Xbox 360 Review: Forza Horizon

4/5 Overall Score

Large open-world | Customizable to your own style of racing | Beautiful

Multiplayer could have been better handled | Open-world is squandered at times

There are a few names that are synonymous with video game racing, most notably Burnout, Gran Turismo and Need for Speed. Over the past decade, Microsoft has elbowed its way into that exclusive club with its Forza Motorsport franchise, rivaling Sony’s Gran Turismo series as the high water mark for simulation racing on the home consoles. However, while the Forza series has always been extremely accessible, the fact that it is a simulation racer often scares more casual racing fans from trying it out, with them instead turning towards more arcade-like experiences.

The latest entry in the Forza series looks to bridge that gap. Offering a more arcade-like experience for more casual racing fans, Forza Horizon also maintains the hardcore Forza sensibilities for those that want it. It truly is the best of both worlds.

Forza Horizon is set against the backdrop of the fictional Horizon Festival, a racing/music extravaganza akin to Race Wars in the film, The Fast and the Furious, set in Colorado. This backdrop injects a loose sense of narrative, complete with flashy cutscenes, where the player is vying to win the festival. This narrative provides a greater sense of purpose than in other similar games and while it is a bit hokey at times, advancing in Forza Horizon feels rewarding because of this and it is a welcome change of pace from just driving for the sake of driving.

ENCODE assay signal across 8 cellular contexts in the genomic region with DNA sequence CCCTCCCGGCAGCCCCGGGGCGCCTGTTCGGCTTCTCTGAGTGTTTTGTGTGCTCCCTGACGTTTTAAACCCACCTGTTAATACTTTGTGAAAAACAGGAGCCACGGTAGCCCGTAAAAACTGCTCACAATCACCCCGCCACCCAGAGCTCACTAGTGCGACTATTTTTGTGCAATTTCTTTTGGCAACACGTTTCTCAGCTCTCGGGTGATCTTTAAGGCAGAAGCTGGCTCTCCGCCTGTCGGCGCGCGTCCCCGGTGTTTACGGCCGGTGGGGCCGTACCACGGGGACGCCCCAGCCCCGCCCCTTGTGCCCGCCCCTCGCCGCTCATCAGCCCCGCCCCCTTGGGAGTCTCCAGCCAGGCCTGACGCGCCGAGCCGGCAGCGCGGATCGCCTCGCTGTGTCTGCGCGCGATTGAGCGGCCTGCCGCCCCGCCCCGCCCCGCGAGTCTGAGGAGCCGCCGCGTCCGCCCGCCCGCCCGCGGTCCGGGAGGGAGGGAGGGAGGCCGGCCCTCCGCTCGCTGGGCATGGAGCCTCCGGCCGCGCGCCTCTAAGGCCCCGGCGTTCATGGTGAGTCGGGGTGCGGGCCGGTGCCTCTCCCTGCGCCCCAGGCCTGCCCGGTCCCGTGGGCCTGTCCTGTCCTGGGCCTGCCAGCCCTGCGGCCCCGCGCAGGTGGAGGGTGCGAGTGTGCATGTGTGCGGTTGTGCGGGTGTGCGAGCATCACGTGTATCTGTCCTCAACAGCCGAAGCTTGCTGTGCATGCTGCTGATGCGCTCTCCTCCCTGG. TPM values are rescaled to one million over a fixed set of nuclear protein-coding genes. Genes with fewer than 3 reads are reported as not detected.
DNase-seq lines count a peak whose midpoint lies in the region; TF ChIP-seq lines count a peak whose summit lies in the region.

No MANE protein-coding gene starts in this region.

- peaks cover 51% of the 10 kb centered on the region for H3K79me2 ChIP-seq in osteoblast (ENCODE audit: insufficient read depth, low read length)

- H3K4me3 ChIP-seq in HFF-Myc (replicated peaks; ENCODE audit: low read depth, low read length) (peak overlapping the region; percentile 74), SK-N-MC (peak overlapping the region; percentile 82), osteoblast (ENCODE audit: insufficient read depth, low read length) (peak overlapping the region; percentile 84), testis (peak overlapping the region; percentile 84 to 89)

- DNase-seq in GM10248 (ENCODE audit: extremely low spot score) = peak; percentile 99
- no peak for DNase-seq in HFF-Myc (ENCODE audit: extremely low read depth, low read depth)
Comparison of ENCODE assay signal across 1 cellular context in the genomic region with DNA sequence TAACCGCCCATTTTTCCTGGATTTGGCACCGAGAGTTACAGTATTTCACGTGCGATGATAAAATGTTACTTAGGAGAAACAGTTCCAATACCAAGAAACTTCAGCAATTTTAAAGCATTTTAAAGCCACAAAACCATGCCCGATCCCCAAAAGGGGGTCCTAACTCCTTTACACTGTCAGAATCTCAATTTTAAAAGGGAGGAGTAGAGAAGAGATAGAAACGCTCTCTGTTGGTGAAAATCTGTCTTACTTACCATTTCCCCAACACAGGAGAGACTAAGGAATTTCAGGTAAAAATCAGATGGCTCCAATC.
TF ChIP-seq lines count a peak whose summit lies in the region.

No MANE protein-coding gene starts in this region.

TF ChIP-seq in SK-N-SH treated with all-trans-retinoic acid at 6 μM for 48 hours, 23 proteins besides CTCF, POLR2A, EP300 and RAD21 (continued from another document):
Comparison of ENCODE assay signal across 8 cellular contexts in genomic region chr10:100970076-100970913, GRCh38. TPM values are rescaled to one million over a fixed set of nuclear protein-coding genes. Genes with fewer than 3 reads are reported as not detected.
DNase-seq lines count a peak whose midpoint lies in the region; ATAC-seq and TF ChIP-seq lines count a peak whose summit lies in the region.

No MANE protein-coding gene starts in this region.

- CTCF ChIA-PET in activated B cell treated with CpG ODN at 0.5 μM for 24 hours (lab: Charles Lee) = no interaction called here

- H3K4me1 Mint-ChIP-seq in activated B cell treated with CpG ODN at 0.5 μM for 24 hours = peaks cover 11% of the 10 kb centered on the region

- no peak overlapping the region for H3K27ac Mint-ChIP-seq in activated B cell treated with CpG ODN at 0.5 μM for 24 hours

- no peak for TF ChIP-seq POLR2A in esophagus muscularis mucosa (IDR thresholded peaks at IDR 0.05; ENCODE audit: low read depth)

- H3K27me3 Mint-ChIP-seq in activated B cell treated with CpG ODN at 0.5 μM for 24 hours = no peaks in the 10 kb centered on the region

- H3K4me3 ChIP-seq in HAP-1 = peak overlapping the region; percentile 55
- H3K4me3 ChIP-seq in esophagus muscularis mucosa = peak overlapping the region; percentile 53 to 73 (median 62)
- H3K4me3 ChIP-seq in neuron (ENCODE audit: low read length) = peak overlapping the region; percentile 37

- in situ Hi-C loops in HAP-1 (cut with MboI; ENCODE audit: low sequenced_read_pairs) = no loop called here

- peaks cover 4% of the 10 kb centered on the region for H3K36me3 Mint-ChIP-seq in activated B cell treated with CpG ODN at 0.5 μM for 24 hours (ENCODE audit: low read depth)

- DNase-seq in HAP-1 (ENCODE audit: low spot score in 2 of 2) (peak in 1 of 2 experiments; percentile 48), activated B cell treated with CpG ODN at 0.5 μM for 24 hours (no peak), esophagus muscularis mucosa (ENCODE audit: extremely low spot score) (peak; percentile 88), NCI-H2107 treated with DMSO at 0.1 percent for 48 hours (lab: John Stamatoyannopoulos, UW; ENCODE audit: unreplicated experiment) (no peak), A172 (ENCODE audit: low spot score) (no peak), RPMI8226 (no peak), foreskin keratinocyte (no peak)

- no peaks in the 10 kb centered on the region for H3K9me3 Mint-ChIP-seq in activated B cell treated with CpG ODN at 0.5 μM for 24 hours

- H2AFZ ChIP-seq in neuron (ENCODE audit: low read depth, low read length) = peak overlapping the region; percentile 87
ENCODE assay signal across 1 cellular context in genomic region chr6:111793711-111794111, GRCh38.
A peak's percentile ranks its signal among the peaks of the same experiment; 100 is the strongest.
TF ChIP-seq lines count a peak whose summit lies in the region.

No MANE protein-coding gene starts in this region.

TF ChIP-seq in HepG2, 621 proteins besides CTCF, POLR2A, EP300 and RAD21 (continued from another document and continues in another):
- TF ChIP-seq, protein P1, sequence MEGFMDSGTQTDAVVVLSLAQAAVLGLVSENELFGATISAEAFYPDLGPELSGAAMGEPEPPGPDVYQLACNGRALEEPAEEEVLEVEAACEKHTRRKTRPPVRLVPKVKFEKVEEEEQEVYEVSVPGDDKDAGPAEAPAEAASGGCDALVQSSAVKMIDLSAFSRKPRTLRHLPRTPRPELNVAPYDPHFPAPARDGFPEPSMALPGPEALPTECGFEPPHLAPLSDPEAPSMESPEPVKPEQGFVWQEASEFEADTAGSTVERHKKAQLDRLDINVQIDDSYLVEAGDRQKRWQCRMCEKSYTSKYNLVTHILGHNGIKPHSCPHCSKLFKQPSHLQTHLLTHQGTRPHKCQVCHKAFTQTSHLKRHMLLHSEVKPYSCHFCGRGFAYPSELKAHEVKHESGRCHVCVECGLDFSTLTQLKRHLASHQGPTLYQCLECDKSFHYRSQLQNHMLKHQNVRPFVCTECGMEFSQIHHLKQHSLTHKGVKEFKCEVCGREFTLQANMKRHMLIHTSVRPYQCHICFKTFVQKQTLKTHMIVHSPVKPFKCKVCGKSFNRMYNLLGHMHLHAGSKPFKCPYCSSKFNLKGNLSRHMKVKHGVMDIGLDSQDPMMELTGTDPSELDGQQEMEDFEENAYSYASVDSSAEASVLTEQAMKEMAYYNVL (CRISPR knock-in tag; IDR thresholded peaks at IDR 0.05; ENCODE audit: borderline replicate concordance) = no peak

Another big change from the traditional Forza model is the implementation of a vast open world. Forza Horizon offers miles, upon miles of open road to explore with things to find all over the place, ranging from billboards to smash (for discounts on car upgrades) to hidden barns hiding classic cars to be restored. There are also a collection of speed traps and zones where cameras will log your speed, setting records for your friends to demolish in their own games. While all this extraneous stuff is reason enough to scour the countryside of Colorado, the open world holds all sorts of races to compete in and that is where the real meat of the game comes into play.